A Decompositional Proof Scheme for Automated Convergence Proofs of Stochastic Hybrid Systems

  • Jens Oehlerking
  • Oliver Theel
Part of the Lecture Notes in Computer Science book series (LNCS, volume 5799)

Abstract

In this paper, we describe a decompositional approach to convergence proofs for stochastic hybrid systems given as probabilistic hybrid automata. We focus on a concept called “stability in probability”, which implies convergence of almost all trajectories of the stochastic hybrid system to a designated equilibrium point. By adapting classical Lyapunov function results to the stochastic hybrid case, we show how automatic stability proofs for such systems can be obtained with the help of numerical tools. To ease the load on the numerical solvers and to permit incremental construction of stable systems, we then propose an automatable Lyapunov-based decompositional framework for stochastic stability proofs. This framework allows conducting sub-proofs separately for different parts of the automaton, such that they still yield a proof for the entire system. Finally, we give an outline on how these decomposition results can be applied to conduct quantitative probabilistic convergence analysis, i.e., determining convergence probabilities below 1.

Preview

Unable to display preview. Download preview PDF.

Unable to display preview. Download preview PDF.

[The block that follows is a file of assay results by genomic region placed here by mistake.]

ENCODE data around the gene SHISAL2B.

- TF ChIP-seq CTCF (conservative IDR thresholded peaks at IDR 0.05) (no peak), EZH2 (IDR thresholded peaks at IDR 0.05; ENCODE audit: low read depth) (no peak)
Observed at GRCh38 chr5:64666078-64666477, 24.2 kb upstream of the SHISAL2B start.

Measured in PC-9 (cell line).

References

  1. 1.
    Branicky, M.: Multiple Lyapunov functions and other analysis tools for switched and hybrid systems. IEEE Transactions on Automatic Control 43(4), 475–482 (1998)CrossRefMathSciNetMATHGoogle Scholar
  2. 2.
    Pettersson, S.: Analysis and Design of Hybrid Systems. PhD thesis, Chalmers University of Technology, Gothenburg (1999)Google Scholar
  3. 3.
    Parrilo, P.A.: Semidefinite programming relaxations for semialgebraic problems. Mathematical Programming, Series B (96), 293–320 (2003)Google Scholar
  4. 4.
    Heemels, M., Weiland, S., Juloski, A.: Input-to-state stability of discontinuous dynamical systems with an observer-based control application. In: Bemporad, A., Bicchi, A., Buttazzo, G. (eds.) HSCC 2007. LNCS, vol. 4416, pp. 259–272. Springer, Heidelberg (2007)CrossRefGoogle Scholar
  5. 5.
    Oehlerking, J., Theel, O.: Decompositional construction of Lyapunov functions for hybrid systems. In: Majumdar, R., Tabuada, P. (eds.) HSCC 2009. LNCS, vol. 5469, pp. 276–290. Springer, Heidelberg (2009)Google Scholar
  6. 6.
    Shiryaev, A.N.: Probability, 2nd edn. Springer, Heidelberg (1996)Google Scholar
  7. 7.
    Kushner, H.J.: Stochastic stability. Lecture Notes in Mathematics, vol. (249), pp. 97–124 (1972)Google Scholar
  8. 8.
    Loparo, K.A., Feng, X.: Stability of stochastic systems. In: The Control Handbook, pp. 1105–1126. CRC Press, Boca Raton (1996)Google Scholar
  9. 9.
    Boyd, S., El Ghaoui, L., Feron, E., Balakrishnan, V.: Linear Matrix Inequalities in System and Control Theory. Society for Industrial and Applied Mathematics, SIAM (1994)Google Scholar
  10. 10.
    Boyd, S., Vandenberghe, L.: Convex Optimization. Cambridge University Press, Cambridge (2004)MATHGoogle Scholar
  11. 11.
    Borchers, B.: CSDP, a C library for semidefinite programming. Optimization Methods and Software 10(1), 613–623 (1999), https://projects.coin-or.org/Csdp/ CrossRefMathSciNetGoogle Scholar
  12. 12.
    Romanko, O., Pólik, I., Sturm, J.F.: Using SeDuMi 1.02, a MATLAB toolbox for optimization over symmetric cones (1999), http://sedumi.ie.lehigh.edu

Copyright information

© Springer-Verlag Berlin Heidelberg 2009

Authors and Affiliations

  • Jens Oehlerking
    • 1
  • Oliver Theel
    • 1
  1. 1.Department of Computer ScienceUniversity of OldenburgOldenburgGermany

Personalised recommendations